While staying at that centre, I met several Lamas, attended a Black hat ceremony, helped an English Tibetan nun type her Abhidhamma Thesis, attended Vipassanā retreats in Samye Ling with the Sayādaw, and met Ajahn Khemadhammo who stayed at the centre for some time. All sorts of Buddhists passed through the centre, but I had no interest in the ritualism of Tibetan Buddhism. I read one or two books that I found helpful, like the Bodhisattvācariyavatara, but seeing monks blowing trumpets was just weird. I can see why some people like ritualism, but it's not for me.
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Re: Good reasons to reject Mahayana and follow Theravada

Postby Spiny Norman » Thu Nov 14, 2013 10:33 am

Disciple wrote:I've been following Mahayana teachings for some time now but would like to know amongst strictly Theravada practitioners why you have have chosen Theravada over Mahayana.


I've never been strictly Theravada, so I can't really help. I'm not even sure what Theravada is. ;)
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Re: Good reasons to reject Mahayana and follow Theravada

Postby Spiny Norman » Thu Nov 14, 2013 10:35 am

cooran wrote:Many of us take Teachings from Theravada plus some from other Traditions. I myself have learned much from various Mahayana and Vajrayana teachers.


Same here. If anything I'd describe myself as pan-Buddhist. At times I even wonder if I'm a closet universalist... ;)
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Re: Good reasons to reject Mahayana and follow Theravada

Postby retrofuturist » Thu Nov 14, 2013 11:28 am

Greetings,

I just happen to prefer the teachings of the Buddha, as best recorded in Sutta Pitaka.

It also just happens to be the case that Theravada is the only tradition that particularly seems to care what's actually contained in the Sutta Pitaka so that would make me Theravadin by default, though I don't necessarily go in for Theravada's "post-sutta creations" any more than I do the Mahayana's.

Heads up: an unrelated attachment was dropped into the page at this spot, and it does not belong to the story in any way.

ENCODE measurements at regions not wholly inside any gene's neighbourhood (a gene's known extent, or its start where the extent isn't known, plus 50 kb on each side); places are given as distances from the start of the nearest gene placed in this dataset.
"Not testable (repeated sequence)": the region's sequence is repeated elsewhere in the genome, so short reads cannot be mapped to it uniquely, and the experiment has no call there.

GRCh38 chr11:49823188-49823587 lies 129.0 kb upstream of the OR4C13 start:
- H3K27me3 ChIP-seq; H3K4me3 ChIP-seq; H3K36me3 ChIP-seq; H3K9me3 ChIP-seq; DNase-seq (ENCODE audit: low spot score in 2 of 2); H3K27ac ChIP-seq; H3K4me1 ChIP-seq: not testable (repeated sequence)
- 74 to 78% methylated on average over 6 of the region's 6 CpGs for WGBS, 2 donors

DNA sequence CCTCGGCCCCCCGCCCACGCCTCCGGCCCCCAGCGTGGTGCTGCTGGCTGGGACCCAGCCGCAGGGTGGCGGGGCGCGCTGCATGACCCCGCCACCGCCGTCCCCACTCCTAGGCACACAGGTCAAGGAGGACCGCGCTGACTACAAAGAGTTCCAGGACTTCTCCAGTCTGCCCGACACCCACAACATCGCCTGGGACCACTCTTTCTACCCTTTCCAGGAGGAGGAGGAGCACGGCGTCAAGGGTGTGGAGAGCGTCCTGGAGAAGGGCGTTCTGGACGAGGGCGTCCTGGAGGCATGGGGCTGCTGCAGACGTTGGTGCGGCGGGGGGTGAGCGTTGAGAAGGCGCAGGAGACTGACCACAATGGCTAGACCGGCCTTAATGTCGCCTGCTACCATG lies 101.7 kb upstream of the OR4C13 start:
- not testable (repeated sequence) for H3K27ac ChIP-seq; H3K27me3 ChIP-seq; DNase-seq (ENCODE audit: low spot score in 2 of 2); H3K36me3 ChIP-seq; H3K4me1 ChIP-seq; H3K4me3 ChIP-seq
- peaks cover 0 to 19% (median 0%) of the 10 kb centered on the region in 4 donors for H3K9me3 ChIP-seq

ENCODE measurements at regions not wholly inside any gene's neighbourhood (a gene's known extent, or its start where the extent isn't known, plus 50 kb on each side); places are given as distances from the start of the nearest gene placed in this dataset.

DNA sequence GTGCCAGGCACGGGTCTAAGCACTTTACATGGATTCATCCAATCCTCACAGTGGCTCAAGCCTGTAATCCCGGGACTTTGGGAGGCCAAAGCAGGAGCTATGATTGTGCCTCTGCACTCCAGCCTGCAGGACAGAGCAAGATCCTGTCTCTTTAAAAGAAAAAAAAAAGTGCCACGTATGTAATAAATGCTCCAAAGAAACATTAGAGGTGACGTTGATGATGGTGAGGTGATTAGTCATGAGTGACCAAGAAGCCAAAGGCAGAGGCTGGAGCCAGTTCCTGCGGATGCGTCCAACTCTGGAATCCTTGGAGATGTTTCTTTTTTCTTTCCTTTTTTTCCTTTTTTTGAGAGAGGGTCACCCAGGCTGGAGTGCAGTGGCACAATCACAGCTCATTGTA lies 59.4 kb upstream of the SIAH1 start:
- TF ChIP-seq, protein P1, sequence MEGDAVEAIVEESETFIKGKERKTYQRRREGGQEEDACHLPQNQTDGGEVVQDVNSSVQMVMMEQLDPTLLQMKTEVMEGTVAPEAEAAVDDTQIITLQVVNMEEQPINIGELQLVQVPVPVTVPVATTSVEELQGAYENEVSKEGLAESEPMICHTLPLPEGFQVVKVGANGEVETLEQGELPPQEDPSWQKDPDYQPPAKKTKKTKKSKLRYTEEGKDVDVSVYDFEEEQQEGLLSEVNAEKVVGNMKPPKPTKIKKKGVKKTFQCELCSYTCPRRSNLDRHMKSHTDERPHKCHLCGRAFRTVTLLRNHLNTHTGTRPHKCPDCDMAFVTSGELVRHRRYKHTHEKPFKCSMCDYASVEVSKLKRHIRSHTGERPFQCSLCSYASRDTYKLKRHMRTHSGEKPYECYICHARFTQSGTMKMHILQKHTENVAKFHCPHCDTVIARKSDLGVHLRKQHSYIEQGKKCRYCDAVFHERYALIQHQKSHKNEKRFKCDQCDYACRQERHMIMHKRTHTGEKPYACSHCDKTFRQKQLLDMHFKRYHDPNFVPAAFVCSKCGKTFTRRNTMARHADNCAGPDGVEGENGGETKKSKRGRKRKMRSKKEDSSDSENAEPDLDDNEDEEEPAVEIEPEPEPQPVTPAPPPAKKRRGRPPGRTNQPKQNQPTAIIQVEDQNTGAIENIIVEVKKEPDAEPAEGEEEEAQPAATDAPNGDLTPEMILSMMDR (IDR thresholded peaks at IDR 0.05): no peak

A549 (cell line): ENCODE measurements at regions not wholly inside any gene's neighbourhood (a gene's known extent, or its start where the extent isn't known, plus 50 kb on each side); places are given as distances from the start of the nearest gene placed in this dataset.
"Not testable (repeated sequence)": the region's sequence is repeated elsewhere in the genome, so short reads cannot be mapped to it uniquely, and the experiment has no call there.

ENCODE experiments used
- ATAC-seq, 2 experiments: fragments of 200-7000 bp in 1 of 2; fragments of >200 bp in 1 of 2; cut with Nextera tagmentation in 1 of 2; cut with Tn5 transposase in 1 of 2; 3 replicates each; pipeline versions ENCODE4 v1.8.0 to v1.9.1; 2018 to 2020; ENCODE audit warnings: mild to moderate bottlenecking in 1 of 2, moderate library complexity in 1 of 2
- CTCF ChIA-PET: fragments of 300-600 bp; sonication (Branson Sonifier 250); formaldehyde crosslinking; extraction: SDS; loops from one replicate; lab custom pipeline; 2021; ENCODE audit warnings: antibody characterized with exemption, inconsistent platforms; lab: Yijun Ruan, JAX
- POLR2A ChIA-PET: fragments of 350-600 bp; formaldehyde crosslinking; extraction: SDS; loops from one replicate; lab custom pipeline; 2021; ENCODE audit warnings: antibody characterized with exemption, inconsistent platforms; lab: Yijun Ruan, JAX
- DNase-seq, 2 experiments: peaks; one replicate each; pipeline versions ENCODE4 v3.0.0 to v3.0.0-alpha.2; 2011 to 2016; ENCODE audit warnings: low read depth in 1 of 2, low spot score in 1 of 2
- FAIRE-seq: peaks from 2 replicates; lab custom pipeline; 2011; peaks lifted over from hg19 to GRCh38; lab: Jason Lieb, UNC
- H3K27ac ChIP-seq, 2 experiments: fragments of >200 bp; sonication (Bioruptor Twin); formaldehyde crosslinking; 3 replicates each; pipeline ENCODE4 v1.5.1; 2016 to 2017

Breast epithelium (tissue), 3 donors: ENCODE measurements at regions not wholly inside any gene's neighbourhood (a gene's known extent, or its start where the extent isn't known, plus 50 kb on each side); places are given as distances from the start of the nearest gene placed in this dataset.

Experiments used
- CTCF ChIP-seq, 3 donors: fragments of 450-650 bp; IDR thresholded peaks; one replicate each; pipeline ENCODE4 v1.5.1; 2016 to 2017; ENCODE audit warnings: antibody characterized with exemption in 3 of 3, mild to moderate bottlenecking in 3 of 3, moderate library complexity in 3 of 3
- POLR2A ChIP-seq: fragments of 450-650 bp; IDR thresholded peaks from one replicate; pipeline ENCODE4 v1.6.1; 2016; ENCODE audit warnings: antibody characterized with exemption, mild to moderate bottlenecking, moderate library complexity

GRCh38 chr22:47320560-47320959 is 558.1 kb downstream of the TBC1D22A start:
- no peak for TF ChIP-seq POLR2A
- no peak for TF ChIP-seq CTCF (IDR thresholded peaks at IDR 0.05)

Therefore, in my case, it's a preference for a particular teacher (i.e. The Buddha) rather than a preference for a particular Buddhist school.

Metta,
Retro. :)
If you have asked me of the origination of unease, then I shall explain it to you in accordance with my understanding:
Whatever various forms of unease there are in the world, They originate founded in encumbering accumulation. (Pārāyanavagga)


Exalted in mind, just open and clearly aware, the recluse trained in the ways of the sages:
One who is such, calmed and ever mindful, He has no sorrows! -- Udana IV, 7


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Re: Good reasons to reject Mahayana and follow Theravada

Postby daverupa » Thu Nov 14, 2013 12:02 pm

retrofuturist wrote:Therefore, in my case, it's a preference for a particular teacher (i.e. The Buddha) rather than a preference for a particular Buddhist school.


+1
    "And how is it, bhikkhus, that by protecting oneself one protects others? By the pursuit, development, and cultivation of the four establishments of mindfulness. It is in such a way that by protecting oneself one protects others.

    "And how is it, bhikkhus, that by protecting others one protects oneself? By patience, harmlessness, goodwill, and sympathy. It is in such a way that by protecting others one protects oneself.
- Sedaka Sutta [SN 47.19]
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Re: Good reasons to reject Mahayana and follow Theravada

Postby Anders » Thu Nov 14, 2013 4:39 pm

As a Mahayanika with a lot of love for Theravada, maybe I can offer some reasons on why I have always felt very attracted and connected to Theravada:

Coherent presentation - The Pali Canon is just a beautiful presentation of teachings with an internal consistency and coherency that is to me unparalleled. Coming from Zen to the Pali suttas was a revelation in terms of how pedagogical the historical Buddha can be.

Clearer - Mahayana is a kitchen sink religion, with a dozen exceptions to every rule and at least one good contradiction of same. In Theravada, you have a simpler set of practices and views to pick up before digging in.

A beautiful society - I am full of awe and admiration for Kammatthana monks and those of similar habits who follow the vinaya to a tee and show that it is in fact both feasible and worthwhile to do so in modern society - the standard of dana-conomics is to me far too quickly disregarded in modern society. These exist in Mahayana too, but I personally find them harder to come by (a product no doubt of my own karma).

Good western teachers - Theravada has been fortunate to have a solid transition to the west with a good selection of outstanding western teachers with profound cultivation and standards.

I personally feel my own cultivation would be lacking without my exposure to these jewels of the Theravada tradition. :namaste: